Sharing Boyle Heights Stories

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CAP: Dr. Troy Kaji talks about the history of the Japanese Hospital on Nov. 8 in Boyle Heights. He is joined by Carole Fujita (right) and Kristen Hayashi.

Dr. Troy Kaji talks about the history of the Japanese Hospital on Nov. 8 in Boyle Heights. He is joined by Carole Fujita (right) and Kristen Hayashi.

The Boyle Heights History Day, co-sponsored by the Boyle Heights Historical Society and the Little Tokyo Historical Society, and held at the historic Breed Street Shul on Nov. 8, was well attended by a diverse audience and included a visit by native son, Rep. Henry A. Waxman.

The family stories of Mollie Wilson Murphy, an African American raised in Boyle Heights, endeared the audience with the telling of her friendships of all ethnicities and her well-documented correspondence with her Japanese American friends while they were in the American concentration camps during World War II.

The panel discussion included Dr. Troy Kaji, Carole Fujita and Kristen Hayashi speaking on the former Japanese Hospital on South Fickett Street. This included the life of the Issei and Nisei doctors at the hospital after it opened in 1929 as a result of the U.S. Supreme Court decision in 1928 (stemming from the California Supreme Court case, Tashiro v. Jordan), the significance of Sei Fujii’s and J. Marion Wright’s role in the hospital becoming a reality and their background stories in the “Lil Tokyo Reporter” short narrative film, and LTHS’ efforts in applying for the City of Los Angeles’ Historic-Cultural Monument designation of the still-in-use building.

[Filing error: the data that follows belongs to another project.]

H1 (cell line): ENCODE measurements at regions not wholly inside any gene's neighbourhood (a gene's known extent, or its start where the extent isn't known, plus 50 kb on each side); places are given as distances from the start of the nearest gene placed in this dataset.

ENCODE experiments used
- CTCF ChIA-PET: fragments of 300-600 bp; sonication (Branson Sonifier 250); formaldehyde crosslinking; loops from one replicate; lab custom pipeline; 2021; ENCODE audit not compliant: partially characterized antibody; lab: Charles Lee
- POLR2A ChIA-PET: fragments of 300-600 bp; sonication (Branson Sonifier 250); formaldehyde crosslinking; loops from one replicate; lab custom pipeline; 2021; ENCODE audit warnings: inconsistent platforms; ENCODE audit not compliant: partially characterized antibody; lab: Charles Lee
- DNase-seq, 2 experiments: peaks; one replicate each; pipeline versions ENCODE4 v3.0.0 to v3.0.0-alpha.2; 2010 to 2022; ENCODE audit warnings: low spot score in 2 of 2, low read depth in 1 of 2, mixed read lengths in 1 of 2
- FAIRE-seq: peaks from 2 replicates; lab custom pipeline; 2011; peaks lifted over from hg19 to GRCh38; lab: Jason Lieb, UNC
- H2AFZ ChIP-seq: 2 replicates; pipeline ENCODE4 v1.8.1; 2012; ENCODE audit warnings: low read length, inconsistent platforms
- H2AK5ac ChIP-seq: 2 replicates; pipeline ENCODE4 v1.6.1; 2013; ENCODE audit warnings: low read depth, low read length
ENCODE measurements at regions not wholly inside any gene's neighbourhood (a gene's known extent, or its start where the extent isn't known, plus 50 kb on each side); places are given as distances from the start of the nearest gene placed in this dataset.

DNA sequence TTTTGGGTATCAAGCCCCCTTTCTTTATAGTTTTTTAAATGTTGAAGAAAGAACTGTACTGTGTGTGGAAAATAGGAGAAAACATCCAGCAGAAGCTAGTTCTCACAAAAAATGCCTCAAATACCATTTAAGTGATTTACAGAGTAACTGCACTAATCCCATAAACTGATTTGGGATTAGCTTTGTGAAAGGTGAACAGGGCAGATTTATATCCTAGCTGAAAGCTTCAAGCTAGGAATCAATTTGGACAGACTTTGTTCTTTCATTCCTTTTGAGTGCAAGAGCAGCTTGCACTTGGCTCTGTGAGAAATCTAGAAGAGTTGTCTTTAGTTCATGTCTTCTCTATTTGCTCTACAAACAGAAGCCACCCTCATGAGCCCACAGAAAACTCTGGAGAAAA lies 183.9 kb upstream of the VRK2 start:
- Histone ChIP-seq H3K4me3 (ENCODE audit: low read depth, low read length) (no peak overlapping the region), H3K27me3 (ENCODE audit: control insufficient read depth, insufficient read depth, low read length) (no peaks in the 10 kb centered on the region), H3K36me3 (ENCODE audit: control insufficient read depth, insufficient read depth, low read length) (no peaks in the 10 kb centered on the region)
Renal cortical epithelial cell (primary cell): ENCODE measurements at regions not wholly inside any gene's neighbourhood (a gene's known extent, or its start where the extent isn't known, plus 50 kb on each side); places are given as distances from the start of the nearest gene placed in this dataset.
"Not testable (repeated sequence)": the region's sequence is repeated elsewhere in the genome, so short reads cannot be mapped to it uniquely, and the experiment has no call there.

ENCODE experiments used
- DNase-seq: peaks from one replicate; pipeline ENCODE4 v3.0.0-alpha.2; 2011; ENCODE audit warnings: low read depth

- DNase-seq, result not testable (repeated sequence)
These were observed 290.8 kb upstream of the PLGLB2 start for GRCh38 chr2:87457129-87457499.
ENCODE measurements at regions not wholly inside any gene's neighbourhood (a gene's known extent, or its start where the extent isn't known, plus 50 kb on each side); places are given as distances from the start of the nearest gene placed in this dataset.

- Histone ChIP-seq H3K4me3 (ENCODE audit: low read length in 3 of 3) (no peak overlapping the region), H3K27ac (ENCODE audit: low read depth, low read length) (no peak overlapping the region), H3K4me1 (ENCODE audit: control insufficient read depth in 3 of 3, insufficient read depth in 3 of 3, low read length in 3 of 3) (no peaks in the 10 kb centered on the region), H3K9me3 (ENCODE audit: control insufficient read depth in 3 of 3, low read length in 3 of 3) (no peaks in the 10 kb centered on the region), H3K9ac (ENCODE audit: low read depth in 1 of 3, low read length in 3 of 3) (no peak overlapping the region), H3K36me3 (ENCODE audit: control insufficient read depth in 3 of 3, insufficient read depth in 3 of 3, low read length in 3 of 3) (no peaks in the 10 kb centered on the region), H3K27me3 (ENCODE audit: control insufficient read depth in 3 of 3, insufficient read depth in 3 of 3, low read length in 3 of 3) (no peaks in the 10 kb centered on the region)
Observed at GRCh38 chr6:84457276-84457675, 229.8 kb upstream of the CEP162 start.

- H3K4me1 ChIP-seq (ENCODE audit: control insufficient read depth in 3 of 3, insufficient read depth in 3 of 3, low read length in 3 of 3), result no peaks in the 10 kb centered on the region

There was also a dramatic reading of “Yuriko & Carlos,” a prize-winning story in the LTHS’ recent “Imagine Little Tokyo” Short Story Contest, by the author, Rubén Guevara, and a screening of “Stand Up for Justice: The Ralph Lazo Story” by John Esaki, writer and director.

For information on the Japanese Hospital and LTHS, contact Michael Okamura, president, at [email protected] or (626) 840-8409.

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  1. That place was my grandmother’s (Florence Miyoshi Saida) first job after graduating from nursing college in Hawaii. And it was where she met my grandfather (Toramatsu George Kawasumi). He had been a cook on a Japanese cargo ship that had gotten stranded in Galveston Texas dock workers strike. He hitchhiked his way to San Pedro intending to return to Japan on one of his company’s ships – but after seeing the thriving Japanese community on Terminal Island he decided to stay, eventually landing a cook’s job at the Japanese Hospital. Romantic story? ^_^;;

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